The importance of goalkeepers
Rostov-Don goalkeeper Mayssa Pessoa is playing her third straight FINAL4 after winning the trophy with CSM in 2016, then playing with Vardar in 2017.
“I think I give luck for the clubs! I don’t know,” laughs Pessoa. “The team is really motivated. This was the objective for all players, for all the club, to come here, but why not? We can even go to the final and do something bigger, so let’s see.”
Pessoa agrees that her position is one of the most important at the FINAL4: “I think everybody knows that this is a very special position. You are always alone and if you don’t give your maximum, you cannot help the team. So I think yes, it is like 50% of the team. You need to be great to help the team. When they are down, you need to pull them up.”
“It doesn’t matter which team – we will fight”
Rostov’s debut at the FINAL4 shows that women’s handball in Russia is returning to the highest level in Europe. The achievement comes after seven of their players won Russia’s first Olympic title in 2016.
“I think we are growing,” says 2016 Olympic MVP Anna Vyakhireva. “Now we are in the FINAL4, a Russian club, so I think it’s really, really exciting for me and for the other girls – and I hope it’s not the last time! But I think we are really, really growing every year, and trying to create maybe something new – you know our teams, we have so many young players, good players, and I think we will get better and better every year. I hope so.”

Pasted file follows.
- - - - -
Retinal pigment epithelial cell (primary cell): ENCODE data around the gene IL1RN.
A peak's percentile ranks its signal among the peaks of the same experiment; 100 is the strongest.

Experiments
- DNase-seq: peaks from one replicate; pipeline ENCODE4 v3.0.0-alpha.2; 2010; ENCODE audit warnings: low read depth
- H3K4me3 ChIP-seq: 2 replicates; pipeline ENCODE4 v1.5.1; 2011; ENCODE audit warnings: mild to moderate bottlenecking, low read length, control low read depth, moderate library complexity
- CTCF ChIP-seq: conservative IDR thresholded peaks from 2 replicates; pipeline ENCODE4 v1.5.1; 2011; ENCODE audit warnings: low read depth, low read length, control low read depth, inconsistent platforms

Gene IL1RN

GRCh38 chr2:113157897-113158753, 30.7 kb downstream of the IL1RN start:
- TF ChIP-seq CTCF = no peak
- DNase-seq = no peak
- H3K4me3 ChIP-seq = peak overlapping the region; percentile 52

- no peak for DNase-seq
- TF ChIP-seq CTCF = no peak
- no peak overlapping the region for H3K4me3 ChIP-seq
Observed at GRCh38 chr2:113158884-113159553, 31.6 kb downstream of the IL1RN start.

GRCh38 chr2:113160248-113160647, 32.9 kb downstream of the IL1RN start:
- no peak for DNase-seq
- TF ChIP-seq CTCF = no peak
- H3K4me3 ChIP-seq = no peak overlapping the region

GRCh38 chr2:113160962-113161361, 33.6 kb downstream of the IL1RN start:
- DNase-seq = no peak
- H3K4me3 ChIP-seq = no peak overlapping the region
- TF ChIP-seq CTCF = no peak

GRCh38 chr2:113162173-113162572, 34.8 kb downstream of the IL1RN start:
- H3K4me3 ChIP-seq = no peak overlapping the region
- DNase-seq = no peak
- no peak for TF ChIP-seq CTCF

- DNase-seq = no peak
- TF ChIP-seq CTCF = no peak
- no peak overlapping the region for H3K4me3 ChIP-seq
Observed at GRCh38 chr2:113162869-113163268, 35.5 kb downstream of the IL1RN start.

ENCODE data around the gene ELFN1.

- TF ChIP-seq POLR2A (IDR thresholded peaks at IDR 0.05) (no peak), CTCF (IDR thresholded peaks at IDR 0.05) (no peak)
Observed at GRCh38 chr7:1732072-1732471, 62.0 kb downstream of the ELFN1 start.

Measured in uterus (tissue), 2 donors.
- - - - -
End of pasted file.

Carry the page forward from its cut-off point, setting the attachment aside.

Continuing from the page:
While Rostov played both CSM and Györ already this season, they have yet to face Vardar in a Champions League match.
“We played against them last summer and we did good, but it was just a preparation camp for this season so we cannot say something concrete,” says Vyakhireva. “Here at the FINAL4, there cannot be some easy games, so it doesn’t matter which team – we will fight.”
“Whoever has the best defence will win the Champions League”
Vardar centre back Andrea Lekic hopes this will be the Macedonia’s side’s year to take the title, after finishing third in 2014, 2015 and 2016, then qualifying for their first final in 2017 – but she does not underestimate Rostov’s experience.
“If you look at their roster, those are all players who are experienced, they have the titles. You know when you come in these kinds of matches the most important is that you are going to give your maximum,” says Lekic, who will move to CSM alongside current Vardar players Dragana Cvijic and Jovanka Radicevic next season. Cvijic is a key part of Vardar’s defensive line-up, and believes it is at this end of the court that the title will be decided:
“In defence we must play hard against Rostov, because they play very good one-against-one, and we must be hard like every game,” says Cvijic. “Defence for me is the most important. We prepared very good defence for Champions League for all season and now for the FINAL4. I think this is the key for every team – whoever has the best defence will win the Champions League.”